Donald J Trump: The Tip Of The Black Iceberg
What the last four years can teach us about the very near future
With Joseph R Biden Jr and Kamala Harris formally becoming the President-Elect and Vice President-Elect respectively, it is with a sigh of relief for half the country that Donald J Trump will soon be a former President rather than the current President. Over the last four years, we have seen divisiveness and harsh rhetoric coming from within the walls of the White House, from the President's own Twitter feed, and through media outlets such as Fox News and OAN. With the President soon to be pushed into retirement, will Trumpism go with him?
Trumpism, a type of right-wing ideology, is often associated with nationalistic answers to complex political, economic, and social problems. It attempts to mobilize the white disenfranchised of the growing social inequality with a strongly stated opposition to the established political establishment of both the Republican and Democratic Party. Trumpism began with Donald Trump during his 2016 Presidential campaign but it is not likely to end with him. Many of his staunch supporters in the House of Representatives and the United States Senate have taken hard lines to support the President’s policy decisions whatever they may be since he began his tenure began in January 2017.
Many of these same supporters have won their reelection bids during the 2020 election while Trump appears to be on his way out. As with any former President, they often remain as the leading figures in their party such was the case with former President Barack Obama who remains one of the most popular and well-known figures in the Democratic Party. This raises many concerns from both moderate Republicans and Democrats as well as the left as a whole about how much of a role the soon to be former President will play in shaping the political stances of the Republican party as the country already shifts towards the 2024 Presidential election cycle.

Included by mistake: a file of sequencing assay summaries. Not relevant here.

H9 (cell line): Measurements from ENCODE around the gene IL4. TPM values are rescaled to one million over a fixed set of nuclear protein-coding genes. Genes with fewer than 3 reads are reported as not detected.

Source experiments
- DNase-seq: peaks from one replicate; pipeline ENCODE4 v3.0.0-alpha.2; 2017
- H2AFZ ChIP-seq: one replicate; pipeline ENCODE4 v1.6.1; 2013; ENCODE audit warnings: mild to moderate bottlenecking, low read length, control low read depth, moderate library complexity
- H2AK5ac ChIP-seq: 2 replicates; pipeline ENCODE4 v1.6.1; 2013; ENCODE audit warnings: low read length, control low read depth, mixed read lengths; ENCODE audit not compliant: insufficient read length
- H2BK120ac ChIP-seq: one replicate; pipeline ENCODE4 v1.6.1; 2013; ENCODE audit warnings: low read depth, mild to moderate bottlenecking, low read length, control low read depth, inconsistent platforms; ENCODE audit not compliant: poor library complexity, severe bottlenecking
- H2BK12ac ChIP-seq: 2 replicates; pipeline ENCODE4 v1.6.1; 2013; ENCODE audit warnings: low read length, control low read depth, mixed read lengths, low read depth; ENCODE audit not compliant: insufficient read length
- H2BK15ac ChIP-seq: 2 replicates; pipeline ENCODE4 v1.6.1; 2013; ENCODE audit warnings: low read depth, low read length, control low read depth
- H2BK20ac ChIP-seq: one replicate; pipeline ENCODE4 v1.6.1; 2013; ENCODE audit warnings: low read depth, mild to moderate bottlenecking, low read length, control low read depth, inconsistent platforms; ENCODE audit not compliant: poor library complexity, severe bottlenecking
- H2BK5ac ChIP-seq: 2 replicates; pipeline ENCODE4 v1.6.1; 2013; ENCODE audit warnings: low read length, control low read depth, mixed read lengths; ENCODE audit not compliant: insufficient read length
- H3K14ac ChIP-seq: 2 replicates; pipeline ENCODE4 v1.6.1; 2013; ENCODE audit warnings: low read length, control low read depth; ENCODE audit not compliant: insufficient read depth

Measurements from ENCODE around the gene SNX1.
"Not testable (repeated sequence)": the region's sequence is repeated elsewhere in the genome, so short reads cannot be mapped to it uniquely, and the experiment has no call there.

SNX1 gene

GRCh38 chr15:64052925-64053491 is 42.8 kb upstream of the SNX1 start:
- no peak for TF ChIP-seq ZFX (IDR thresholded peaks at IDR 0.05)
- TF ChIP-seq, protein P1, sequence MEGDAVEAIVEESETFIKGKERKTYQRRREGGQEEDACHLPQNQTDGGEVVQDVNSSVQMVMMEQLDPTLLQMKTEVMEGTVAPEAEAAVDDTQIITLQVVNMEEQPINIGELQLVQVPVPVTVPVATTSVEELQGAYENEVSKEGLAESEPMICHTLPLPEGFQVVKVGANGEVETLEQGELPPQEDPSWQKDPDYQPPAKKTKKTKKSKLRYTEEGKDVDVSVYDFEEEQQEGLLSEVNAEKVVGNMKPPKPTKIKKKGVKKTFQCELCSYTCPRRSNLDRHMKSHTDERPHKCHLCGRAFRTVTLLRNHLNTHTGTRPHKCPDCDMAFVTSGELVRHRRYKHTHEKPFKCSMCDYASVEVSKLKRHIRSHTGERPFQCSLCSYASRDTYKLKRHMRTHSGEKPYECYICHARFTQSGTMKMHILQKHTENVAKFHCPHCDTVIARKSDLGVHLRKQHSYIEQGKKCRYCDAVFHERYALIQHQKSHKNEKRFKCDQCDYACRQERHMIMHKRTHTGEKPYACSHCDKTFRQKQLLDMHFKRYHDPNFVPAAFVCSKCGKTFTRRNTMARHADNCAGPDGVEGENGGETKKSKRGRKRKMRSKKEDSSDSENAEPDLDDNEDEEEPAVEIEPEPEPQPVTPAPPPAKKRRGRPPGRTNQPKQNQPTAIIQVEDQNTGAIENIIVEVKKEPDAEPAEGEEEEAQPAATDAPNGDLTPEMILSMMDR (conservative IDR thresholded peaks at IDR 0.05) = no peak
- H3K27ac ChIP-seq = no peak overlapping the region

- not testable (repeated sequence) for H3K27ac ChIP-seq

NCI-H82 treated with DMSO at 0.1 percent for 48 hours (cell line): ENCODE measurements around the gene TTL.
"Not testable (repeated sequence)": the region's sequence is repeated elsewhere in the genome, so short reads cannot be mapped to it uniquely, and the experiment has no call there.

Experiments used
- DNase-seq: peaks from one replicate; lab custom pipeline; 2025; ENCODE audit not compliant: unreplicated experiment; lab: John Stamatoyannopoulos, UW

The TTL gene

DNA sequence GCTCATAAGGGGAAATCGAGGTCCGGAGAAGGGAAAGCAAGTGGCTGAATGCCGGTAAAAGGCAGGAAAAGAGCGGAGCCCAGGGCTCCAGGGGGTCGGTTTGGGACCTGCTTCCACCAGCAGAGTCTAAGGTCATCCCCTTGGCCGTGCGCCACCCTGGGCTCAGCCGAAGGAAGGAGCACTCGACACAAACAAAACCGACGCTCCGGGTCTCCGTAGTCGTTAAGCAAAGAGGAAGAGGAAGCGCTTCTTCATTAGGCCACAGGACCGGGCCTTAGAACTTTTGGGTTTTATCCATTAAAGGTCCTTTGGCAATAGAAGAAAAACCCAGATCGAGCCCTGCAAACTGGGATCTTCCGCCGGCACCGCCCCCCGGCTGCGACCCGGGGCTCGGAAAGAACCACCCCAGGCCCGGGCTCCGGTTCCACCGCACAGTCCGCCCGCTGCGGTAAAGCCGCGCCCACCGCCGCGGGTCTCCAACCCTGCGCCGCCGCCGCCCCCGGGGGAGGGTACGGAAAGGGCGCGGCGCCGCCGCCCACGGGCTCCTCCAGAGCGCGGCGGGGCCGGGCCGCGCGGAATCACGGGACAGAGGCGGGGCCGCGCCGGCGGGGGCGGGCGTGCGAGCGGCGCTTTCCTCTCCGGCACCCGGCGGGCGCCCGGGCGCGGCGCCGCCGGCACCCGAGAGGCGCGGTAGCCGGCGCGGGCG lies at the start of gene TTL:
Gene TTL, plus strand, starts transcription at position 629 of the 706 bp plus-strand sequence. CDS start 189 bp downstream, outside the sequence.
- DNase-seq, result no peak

Many of the same figures who ran in 2016 are expected to run again to clinch the Republican nomination with leading figures such as Vice President Mike Pence and even speculation that Donald Trump may run a third time in order to have a second term as President. If he were to win, he would only be the second President in United States history to serve two non-consecutive terms. With this speculation swirling, it is hard to imagine that the turbulence and hard-line stances that Trump has taken will shift in four short years.
Whether Trump runs or not, the question remains whether other Republicans who throw their hat into the ring will parrot what Trump has been pushing during his entire first term. His American First policy is more like an America Only policy with harsh rhetoric against our opponents and even harsher rhetoric against our allies. Only time will tell us who President-Elect Biden will be facing in 2024 — if he decides to run for a second term which he has already stated he wouldn’t do — or any other democratic hopeful who wishes to continue work on what President Biden will have accomplished by that time.